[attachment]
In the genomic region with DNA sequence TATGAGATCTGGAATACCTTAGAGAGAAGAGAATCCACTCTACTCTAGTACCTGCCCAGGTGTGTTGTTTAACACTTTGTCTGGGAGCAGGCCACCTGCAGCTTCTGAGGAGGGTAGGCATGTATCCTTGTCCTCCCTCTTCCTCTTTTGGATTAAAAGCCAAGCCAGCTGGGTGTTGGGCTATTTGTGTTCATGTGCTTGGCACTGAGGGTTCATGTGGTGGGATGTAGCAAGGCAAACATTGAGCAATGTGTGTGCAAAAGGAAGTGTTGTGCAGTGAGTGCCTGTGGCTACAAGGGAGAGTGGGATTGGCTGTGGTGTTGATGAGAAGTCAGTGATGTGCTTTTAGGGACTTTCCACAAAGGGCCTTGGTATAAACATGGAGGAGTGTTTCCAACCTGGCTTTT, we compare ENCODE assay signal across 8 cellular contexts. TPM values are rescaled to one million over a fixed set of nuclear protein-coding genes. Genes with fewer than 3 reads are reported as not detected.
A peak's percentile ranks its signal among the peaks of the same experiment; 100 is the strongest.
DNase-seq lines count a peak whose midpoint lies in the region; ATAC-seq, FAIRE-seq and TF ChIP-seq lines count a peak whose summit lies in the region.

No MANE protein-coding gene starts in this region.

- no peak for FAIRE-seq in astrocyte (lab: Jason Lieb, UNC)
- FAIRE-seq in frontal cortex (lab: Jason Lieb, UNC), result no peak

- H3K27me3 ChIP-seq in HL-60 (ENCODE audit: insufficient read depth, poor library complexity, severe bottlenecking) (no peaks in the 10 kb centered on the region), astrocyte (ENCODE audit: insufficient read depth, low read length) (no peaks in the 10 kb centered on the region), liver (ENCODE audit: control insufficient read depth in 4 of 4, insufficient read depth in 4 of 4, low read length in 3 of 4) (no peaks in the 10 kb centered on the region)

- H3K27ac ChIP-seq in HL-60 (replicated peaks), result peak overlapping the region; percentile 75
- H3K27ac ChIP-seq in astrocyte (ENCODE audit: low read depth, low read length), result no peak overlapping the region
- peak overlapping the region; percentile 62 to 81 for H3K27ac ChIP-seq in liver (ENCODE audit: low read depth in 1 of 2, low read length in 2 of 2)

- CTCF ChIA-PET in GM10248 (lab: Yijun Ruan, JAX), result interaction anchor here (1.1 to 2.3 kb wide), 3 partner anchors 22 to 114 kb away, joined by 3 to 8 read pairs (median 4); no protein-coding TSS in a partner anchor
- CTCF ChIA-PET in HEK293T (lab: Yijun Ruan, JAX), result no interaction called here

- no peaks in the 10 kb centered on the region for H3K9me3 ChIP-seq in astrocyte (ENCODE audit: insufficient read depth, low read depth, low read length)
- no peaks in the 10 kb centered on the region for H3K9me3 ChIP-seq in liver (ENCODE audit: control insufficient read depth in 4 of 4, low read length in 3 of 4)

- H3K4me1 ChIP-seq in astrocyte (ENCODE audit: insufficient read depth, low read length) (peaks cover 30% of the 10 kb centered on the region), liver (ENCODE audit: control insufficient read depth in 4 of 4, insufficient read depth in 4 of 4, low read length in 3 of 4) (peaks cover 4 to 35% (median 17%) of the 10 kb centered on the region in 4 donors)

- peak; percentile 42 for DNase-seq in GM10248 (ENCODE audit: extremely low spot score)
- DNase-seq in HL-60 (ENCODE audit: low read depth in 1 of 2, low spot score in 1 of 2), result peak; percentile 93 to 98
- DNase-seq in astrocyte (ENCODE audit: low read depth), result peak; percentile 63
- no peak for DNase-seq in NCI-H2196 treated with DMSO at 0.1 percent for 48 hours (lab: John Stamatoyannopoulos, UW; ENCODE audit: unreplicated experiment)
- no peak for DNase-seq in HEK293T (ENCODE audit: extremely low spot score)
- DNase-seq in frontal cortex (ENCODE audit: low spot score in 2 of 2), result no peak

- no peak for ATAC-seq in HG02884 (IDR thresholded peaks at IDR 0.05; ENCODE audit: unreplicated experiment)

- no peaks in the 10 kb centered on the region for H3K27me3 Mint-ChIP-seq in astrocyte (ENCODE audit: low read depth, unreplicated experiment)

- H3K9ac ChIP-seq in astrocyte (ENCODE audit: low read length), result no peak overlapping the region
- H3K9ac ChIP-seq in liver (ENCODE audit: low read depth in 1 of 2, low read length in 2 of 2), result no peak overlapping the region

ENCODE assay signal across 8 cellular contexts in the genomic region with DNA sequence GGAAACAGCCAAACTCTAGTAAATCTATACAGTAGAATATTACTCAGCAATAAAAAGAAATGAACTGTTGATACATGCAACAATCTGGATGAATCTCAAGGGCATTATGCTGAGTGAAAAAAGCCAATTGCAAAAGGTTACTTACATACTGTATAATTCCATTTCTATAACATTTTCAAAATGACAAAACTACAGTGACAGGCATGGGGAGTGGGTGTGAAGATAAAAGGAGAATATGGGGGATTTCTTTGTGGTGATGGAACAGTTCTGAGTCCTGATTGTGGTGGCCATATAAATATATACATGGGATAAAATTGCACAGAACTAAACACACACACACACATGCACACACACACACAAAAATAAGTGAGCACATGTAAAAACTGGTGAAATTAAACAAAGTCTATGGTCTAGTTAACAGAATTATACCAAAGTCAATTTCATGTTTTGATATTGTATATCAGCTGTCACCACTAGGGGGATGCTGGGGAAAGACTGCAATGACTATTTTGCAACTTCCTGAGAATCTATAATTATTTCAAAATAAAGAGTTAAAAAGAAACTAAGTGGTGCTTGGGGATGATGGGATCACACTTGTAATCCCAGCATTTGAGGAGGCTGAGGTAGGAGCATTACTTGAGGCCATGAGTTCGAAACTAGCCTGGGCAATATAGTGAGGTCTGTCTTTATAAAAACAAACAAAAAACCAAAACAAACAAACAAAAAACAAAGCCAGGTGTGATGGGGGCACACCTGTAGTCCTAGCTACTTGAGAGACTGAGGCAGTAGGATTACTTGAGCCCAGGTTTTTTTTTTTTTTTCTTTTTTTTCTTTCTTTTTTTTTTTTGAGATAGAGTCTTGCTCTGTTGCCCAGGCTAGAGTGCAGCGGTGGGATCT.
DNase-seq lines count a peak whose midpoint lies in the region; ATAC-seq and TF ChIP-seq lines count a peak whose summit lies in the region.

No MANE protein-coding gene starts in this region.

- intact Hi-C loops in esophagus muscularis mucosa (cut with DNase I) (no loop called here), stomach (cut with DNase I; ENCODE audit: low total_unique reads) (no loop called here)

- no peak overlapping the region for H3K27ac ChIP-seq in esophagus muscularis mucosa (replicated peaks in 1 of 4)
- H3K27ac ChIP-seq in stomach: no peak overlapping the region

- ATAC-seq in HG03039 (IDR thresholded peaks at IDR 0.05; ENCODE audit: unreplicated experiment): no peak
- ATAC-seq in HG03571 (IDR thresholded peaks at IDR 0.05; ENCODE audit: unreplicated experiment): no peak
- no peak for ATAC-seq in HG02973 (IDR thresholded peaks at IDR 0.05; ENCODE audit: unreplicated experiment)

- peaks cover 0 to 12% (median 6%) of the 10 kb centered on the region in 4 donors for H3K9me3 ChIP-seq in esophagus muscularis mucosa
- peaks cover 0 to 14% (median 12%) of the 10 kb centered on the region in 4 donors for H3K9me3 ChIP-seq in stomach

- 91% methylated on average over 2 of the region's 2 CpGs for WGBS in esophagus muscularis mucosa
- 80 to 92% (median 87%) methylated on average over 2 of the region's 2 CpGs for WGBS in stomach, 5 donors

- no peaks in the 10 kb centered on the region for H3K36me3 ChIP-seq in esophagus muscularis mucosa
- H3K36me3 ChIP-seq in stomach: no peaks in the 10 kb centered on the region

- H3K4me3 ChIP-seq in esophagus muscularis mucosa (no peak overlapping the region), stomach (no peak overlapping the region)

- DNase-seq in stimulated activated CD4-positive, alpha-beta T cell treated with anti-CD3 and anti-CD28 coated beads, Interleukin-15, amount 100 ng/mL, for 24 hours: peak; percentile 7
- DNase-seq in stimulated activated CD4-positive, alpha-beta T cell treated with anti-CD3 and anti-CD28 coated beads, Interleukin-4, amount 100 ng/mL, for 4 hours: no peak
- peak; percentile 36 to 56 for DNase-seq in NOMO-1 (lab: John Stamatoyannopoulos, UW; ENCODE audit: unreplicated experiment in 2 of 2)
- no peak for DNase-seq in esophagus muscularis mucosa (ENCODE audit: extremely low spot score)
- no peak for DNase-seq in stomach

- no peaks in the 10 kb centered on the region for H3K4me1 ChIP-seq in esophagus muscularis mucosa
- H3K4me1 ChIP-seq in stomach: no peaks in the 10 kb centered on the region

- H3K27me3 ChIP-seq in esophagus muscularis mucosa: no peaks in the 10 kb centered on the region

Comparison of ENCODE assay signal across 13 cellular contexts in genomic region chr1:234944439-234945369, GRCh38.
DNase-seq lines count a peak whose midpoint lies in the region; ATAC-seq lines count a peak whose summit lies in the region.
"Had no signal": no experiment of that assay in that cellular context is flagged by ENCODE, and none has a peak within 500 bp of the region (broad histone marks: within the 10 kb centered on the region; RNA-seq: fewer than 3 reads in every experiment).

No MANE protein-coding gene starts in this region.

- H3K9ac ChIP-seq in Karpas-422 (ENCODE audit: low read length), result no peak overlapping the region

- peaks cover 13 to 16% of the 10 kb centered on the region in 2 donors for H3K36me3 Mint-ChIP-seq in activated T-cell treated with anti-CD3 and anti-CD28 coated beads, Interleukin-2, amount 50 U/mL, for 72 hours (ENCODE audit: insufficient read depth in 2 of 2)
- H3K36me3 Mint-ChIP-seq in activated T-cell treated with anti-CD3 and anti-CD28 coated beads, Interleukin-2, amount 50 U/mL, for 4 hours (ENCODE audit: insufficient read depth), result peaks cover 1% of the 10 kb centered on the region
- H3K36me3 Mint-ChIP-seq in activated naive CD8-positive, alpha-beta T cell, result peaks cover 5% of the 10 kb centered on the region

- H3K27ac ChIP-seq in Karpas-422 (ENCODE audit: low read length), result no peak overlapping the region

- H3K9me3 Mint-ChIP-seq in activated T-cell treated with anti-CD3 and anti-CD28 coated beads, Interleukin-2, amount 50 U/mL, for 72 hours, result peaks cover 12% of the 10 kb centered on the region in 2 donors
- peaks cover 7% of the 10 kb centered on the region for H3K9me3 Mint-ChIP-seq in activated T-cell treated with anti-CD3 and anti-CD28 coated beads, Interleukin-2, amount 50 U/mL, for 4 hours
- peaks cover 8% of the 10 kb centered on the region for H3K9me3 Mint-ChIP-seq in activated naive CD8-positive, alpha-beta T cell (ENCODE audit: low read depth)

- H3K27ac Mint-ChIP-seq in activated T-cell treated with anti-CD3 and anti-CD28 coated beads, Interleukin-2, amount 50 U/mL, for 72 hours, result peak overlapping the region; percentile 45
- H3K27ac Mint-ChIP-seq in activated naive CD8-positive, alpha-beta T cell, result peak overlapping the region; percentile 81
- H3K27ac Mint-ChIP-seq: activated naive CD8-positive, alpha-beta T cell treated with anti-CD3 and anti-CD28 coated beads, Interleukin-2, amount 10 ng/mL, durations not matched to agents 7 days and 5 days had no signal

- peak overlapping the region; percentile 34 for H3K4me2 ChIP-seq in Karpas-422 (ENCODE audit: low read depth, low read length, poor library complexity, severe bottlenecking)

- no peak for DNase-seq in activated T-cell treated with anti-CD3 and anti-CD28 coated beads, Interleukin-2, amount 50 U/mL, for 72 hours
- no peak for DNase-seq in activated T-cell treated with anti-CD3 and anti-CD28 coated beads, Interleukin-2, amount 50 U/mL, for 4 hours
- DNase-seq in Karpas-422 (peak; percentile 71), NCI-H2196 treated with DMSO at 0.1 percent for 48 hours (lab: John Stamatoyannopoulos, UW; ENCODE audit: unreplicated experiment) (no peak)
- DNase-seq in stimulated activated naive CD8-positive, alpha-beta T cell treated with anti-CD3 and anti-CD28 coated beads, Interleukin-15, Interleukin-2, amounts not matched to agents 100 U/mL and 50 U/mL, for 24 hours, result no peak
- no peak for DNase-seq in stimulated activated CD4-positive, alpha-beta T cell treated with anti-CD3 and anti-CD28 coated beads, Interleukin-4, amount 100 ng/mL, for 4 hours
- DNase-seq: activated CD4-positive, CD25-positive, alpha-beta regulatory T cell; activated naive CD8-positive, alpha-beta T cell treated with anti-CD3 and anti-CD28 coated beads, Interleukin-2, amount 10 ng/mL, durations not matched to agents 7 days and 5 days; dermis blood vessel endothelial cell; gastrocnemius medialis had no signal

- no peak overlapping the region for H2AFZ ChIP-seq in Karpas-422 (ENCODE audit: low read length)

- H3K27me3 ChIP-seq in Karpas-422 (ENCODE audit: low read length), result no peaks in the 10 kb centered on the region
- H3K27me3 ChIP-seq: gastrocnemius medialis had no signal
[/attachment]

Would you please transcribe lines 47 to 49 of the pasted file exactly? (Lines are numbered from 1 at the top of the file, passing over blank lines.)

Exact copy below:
- no peaks in the 10 kb centered on the region for H3K4me1 ChIP-seq in esophagus muscularis mucosa
- H3K4me1 ChIP-seq in stomach: no peaks in the 10 kb centered on the region

- H3K27me3 ChIP-seq in esophagus muscularis mucosa: no peaks in the 10 kb centered on the region